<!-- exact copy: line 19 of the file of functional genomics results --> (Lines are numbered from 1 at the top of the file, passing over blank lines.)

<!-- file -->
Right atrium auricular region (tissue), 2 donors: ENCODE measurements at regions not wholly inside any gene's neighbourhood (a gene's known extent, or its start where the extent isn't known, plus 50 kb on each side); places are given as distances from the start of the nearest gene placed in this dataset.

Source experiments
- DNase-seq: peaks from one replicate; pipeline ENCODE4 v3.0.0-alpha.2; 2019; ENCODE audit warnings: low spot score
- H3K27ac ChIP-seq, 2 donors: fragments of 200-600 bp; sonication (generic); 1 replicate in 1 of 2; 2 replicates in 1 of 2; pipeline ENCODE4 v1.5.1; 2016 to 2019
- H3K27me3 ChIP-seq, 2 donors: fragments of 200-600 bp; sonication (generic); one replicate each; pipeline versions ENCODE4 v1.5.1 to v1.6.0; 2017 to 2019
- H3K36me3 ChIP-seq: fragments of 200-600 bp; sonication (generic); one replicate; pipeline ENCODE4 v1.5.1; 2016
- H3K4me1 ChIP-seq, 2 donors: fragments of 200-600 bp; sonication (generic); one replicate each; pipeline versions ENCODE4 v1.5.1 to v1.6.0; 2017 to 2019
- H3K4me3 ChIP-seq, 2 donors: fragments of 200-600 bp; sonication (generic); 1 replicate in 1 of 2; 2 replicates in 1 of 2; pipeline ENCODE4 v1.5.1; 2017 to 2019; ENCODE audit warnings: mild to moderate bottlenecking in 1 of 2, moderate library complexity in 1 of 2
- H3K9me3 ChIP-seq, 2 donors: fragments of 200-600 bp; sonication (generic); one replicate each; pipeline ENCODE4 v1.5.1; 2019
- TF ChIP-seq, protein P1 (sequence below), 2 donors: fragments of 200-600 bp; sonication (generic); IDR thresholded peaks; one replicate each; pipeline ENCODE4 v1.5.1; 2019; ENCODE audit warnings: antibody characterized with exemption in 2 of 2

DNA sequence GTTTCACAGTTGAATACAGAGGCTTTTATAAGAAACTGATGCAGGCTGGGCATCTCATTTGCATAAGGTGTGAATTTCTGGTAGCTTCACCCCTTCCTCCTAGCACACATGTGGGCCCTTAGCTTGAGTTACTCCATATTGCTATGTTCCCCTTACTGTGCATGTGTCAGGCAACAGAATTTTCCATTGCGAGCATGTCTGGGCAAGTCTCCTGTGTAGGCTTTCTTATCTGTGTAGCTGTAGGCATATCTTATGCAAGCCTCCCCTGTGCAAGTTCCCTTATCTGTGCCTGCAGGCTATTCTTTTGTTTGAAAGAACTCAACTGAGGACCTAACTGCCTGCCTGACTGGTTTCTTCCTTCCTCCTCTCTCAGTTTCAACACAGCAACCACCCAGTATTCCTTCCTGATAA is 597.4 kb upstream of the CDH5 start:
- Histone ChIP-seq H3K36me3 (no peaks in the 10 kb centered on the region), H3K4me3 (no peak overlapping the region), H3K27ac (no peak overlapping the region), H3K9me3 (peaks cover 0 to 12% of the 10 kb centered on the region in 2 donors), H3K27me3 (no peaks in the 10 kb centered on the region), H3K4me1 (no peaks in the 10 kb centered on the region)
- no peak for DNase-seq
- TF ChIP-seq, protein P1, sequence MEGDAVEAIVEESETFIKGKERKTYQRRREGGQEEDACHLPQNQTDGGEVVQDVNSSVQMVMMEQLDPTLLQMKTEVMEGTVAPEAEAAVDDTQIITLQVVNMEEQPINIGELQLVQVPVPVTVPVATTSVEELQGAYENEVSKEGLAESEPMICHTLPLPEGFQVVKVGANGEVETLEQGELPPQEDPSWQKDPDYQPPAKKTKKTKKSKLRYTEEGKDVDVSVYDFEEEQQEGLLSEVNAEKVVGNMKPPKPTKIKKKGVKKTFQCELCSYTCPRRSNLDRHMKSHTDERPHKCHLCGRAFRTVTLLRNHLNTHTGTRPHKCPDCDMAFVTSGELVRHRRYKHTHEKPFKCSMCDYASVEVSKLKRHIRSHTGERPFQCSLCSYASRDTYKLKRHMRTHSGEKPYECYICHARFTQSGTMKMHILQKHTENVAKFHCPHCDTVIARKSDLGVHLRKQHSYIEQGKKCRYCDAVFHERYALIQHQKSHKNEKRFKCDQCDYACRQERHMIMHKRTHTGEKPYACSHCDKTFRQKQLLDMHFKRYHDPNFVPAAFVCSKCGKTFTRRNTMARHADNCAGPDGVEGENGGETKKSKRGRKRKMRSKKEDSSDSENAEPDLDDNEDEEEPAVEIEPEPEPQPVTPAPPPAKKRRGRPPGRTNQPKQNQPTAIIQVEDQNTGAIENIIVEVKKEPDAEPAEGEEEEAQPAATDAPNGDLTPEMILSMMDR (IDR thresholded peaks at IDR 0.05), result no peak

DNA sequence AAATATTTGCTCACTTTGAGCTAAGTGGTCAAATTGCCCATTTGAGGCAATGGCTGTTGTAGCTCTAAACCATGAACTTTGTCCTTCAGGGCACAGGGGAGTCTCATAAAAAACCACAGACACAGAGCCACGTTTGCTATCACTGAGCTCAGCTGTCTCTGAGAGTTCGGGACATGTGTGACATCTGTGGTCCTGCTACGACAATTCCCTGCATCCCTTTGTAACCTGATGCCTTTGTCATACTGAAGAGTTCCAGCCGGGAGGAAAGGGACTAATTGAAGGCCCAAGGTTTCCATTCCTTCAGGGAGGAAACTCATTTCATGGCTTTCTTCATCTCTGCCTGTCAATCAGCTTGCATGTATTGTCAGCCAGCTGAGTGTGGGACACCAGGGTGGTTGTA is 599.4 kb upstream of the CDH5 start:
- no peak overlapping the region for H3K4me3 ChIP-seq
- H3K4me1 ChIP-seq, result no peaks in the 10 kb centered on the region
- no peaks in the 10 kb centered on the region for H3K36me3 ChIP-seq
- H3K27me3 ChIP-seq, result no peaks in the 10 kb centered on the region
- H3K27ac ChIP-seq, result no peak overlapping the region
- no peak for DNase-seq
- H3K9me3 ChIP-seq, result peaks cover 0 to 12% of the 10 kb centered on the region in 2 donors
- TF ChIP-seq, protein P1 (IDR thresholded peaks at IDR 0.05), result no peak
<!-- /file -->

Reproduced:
- H3K27me3 ChIP-seq, result no peaks in the 10 kb centered on the region